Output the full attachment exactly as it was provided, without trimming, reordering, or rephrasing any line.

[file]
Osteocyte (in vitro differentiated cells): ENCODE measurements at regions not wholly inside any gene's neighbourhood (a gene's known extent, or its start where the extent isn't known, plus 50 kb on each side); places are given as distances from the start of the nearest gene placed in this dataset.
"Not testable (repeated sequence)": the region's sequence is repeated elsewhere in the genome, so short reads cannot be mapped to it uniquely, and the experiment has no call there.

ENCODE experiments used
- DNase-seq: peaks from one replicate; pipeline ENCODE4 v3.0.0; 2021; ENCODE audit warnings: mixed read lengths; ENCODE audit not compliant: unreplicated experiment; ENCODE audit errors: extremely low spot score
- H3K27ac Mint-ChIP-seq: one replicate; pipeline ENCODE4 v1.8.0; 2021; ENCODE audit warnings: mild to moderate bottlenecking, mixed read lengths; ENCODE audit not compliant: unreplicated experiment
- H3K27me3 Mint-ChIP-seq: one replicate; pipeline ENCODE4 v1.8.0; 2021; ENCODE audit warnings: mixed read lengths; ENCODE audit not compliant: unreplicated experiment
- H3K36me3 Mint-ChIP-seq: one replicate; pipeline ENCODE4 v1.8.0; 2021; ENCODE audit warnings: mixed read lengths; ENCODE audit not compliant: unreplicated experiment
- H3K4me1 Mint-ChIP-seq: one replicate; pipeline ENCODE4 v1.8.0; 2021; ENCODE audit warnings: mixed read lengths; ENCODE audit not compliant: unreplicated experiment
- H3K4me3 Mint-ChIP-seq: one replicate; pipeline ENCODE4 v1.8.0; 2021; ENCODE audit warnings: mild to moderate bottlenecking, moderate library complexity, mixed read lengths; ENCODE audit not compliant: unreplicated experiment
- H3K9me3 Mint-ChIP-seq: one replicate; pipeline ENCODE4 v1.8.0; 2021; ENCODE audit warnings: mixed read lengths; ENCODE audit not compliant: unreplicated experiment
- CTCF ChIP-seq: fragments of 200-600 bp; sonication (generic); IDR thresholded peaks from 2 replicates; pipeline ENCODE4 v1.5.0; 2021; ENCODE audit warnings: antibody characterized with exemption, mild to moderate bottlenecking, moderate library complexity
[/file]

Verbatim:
Osteocyte (in vitro differentiated cells): ENCODE measurements at regions not wholly inside any gene's neighbourhood (a gene's known extent, or its start where the extent isn't known, plus 50 kb on each side); places are given as distances from the start of the nearest gene placed in this dataset.
"Not testable (repeated sequence)": the region's sequence is repeated elsewhere in the genome, so short reads cannot be mapped to it uniquely, and the experiment has no call there.

ENCODE experiments used
- DNase-seq: peaks from one replicate; pipeline ENCODE4 v3.0.0; 2021; ENCODE audit warnings: mixed read lengths; ENCODE audit not compliant: unreplicated experiment; ENCODE audit errors: extremely low spot score
- H3K27ac Mint-ChIP-seq: one replicate; pipeline ENCODE4 v1.8.0; 2021; ENCODE audit warnings: mild to moderate bottlenecking, mixed read lengths; ENCODE audit not compliant: unreplicated experiment
- H3K27me3 Mint-ChIP-seq: one replicate; pipeline ENCODE4 v1.8.0; 2021; ENCODE audit warnings: mixed read lengths; ENCODE audit not compliant: unreplicated experiment
- H3K36me3 Mint-ChIP-seq: one replicate; pipeline ENCODE4 v1.8.0; 2021; ENCODE audit warnings: mixed read lengths; ENCODE audit not compliant: unreplicated experiment
- H3K4me1 Mint-ChIP-seq: one replicate; pipeline ENCODE4 v1.8.0; 2021; ENCODE audit warnings: mixed read lengths; ENCODE audit not compliant: unreplicated experiment
- H3K4me3 Mint-ChIP-seq: one replicate; pipeline ENCODE4 v1.8.0; 2021; ENCODE audit warnings: mild to moderate bottlenecking, moderate library complexity, mixed read lengths; ENCODE audit not compliant: unreplicated experiment
- H3K9me3 Mint-ChIP-seq: one replicate; pipeline ENCODE4 v1.8.0; 2021; ENCODE audit warnings: mixed read lengths; ENCODE audit not compliant: unreplicated experiment
- CTCF ChIP-seq: fragments of 200-600 bp; sonication (generic); IDR thresholded peaks from 2 replicates; pipeline ENCODE4 v1.5.0; 2021; ENCODE audit warnings: antibody characterized with exemption, mild to moderate bottlenecking, moderate library complexity